When starting a business, owners usually think, not surprisingly, that relationships with their partners will be eternally copacetic. Unfortunately, issues among owners arise and resolution of these issues can be both time-consuming and expensive. A bit of planning at the outset, however, can prevent heartache later.
“Because of unforeseen circumstances which may arise and circumstances which business owners may foresee but choose not to address, I advise clients, at the outset of the formation of their business, that it is crucial for them to enter into a comprehensive agreement with the other owners,” says Craig M. Chernoff, a member at Semanoff Ormsby Greenberg & Torchia, LLC.
“There are many areas to be considered in these agreements and each business is unique,” he says. “It is crucial that business owners consult with their attorneys to sort through these issues and determine the best way to handle them.”
Smart Business spoke with Chernoff about the importance of agreements among business owners.
What is the role of agreements among business owners?
These agreements — primarily shareholder, operating, partnership and similar agreements — address and govern a multitude of situations by setting forth the rights and obligations of business owners across a broad spectrum of areas.
What issues might owners address with these agreements?
These issues can be broken down into four categories as discussed below. How each issue is handled may vary from business to business, and there is no one ‘right’ way or answer. So, consulting with your attorney is vital to ensure that each issue is handled in the best way to suit your business.
- Dispositions of interests upon certain triggering events: What happens with an owner’s interest when that owner dies, becomes disabled, is terminated, becomes bankrupt or divorces? Typically, owners enter into relationships based on various personal and business factors. When a ‘triggering event’ occurs, owners generally do not want to be forced into a new relationship (for example, they do not want to be in business with their partner’s spouse). Typically, agreements provide the business and the remaining owners an option to purchase the interest of the owner affected by the triggering event. The more difficult question is valuation, and how it is to be paid so as not to cripple the business. Other considerations include obtaining insurance to fund the buyout and purchase price discounts depending on the type of triggering event.
- Transfers of interests in the business: What happens when a business owner wants to transfer his or her interests in the business? For example, Trey (75 percent) and Mike (25 percent) own Piper Pipe, Inc. Jon offers to buy Trey’s 75 percent interest in Piper for $10,000,000. If there is no agreement, Trey may sell his interest to Jon, and Jon and Mike would be co-owners of Piper. Because business owners want to control who they are in business with, agreements may provide that an owner may not transfer an interest without first offering to the business or to the other owners on the same terms and conditions as offered by the potential purchaser. If Trey and Mike had an agreement, Trey would offer Piper and/or Mike his interest for $10,000,000. Piper and/or Mike may accept or reject the offer. If they reject, Trey would be free to sell his interest to Jon. Agreements may provide for ‘tag along’ and ‘drag along’ rights. ‘Tag along’ rights allow an owner with the right to ‘tag along’ in a sale by the other owner (favoring minority owners), and ‘drag along’ rights allow an owner to ‘drag along’ the other owners in a sale (favoring majority owners). If there are ‘tag along’ rights, Mike may choose to include his interest in the sale to Jon. If there are ‘drag along’ rights, Trey may be able to force Mike to sell his interests to Jon.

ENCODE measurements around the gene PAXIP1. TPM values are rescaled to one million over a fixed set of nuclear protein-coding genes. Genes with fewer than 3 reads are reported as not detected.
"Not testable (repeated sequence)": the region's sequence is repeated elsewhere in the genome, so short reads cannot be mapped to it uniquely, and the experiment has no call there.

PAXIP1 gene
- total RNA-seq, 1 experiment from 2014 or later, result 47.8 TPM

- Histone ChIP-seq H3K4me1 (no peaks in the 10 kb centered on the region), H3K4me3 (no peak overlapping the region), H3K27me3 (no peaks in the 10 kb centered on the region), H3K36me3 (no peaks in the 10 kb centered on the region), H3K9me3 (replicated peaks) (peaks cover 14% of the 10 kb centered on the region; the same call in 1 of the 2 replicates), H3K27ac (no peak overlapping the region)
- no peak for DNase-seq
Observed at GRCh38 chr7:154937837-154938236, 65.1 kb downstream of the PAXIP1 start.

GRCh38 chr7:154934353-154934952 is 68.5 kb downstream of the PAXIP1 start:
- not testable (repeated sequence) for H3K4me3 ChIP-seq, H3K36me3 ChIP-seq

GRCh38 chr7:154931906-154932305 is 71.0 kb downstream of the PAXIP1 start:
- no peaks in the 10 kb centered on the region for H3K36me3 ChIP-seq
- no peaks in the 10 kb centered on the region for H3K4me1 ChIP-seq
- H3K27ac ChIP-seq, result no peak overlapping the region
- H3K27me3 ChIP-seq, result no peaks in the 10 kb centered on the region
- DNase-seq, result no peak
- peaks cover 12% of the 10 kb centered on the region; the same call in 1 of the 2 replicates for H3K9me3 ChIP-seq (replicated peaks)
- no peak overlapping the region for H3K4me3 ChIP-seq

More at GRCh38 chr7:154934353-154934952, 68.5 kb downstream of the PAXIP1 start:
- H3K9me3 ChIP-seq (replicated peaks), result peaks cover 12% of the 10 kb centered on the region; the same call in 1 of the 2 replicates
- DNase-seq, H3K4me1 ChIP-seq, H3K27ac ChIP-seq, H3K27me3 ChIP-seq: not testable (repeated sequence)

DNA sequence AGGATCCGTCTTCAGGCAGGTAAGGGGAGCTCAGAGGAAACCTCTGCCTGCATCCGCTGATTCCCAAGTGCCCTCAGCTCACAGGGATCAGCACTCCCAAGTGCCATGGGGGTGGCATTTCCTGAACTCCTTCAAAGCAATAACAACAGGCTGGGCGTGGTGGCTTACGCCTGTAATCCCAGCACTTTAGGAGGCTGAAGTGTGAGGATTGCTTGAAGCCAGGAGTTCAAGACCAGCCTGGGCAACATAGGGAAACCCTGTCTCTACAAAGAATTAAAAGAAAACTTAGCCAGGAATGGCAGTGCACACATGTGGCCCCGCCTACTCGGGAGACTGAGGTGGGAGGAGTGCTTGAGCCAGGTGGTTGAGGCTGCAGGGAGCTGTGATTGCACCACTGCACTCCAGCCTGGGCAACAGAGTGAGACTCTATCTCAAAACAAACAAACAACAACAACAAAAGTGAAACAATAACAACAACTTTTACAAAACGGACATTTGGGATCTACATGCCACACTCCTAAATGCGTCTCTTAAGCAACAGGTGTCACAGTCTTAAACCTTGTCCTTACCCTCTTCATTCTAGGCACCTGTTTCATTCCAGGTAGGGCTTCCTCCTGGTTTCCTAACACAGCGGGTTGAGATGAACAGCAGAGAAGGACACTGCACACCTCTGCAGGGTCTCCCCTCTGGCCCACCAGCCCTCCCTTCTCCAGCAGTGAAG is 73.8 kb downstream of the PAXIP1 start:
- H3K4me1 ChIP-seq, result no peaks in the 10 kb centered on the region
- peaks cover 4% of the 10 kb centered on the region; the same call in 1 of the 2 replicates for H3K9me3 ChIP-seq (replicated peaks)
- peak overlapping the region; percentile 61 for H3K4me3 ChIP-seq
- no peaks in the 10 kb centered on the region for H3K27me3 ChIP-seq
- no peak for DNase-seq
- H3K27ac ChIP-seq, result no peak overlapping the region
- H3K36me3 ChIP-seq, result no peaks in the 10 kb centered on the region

- Management and voting rights in the business: Agreements may provide owners with certain management and voting rights. Depending on the business, one person (or a group) may run the day-to-day operations or have the right to do whatever they want with the business. Owners may vary voting requirements for certain business actions. For example, appointing officers may require a majority, but approving a merger may require unanimity. Owners may also provide a mechanism to break deadlocks, including mediation, arbitration, ‘shoot out’ provisions or even the business’s dissolution.
- Miscellaneous: Anything may be provided for in agreements among owners, if such provisions are not contrary to applicable law. Examples are anti-dilution provisions; restrictive covenants; requirements when additional capital is needed; escrow and voting right provisions upon the sale of an interest; contribution and indemnity obligations; and truncated arbitration or other dispute resolution mechanisms.
What steps should be taken when owners are considering agreements?
When an owner wants to start a business or prepare an agreement for an existing business, the owner should meet with their attorney to discuss which issues are applicable and how to address those that are. It is often prudent to include financial and insurance advisers who may have greater insight into the inner-workings of the business, particularly with regard to valuation of the business.
What is the most common error an owner can make?
The biggest error is not having an agreement or using an ‘off-the-shelf’ agreement. Too often, people tell their attorney, ‘We never got around to signing an agreement, but now my partner and I are not getting along and we cannot amicably resolve our differences. What can we do?’ There are solutions, but resolution of these issues is less time consuming and expensive if there is an agreement in place beforehand.
Craig M. Chernoff is a member at Semanoff Ormsby Greenberg & Torchia, LLC. Reach him at (215) 887-4835 or CChernoff@sogtlaw.com.
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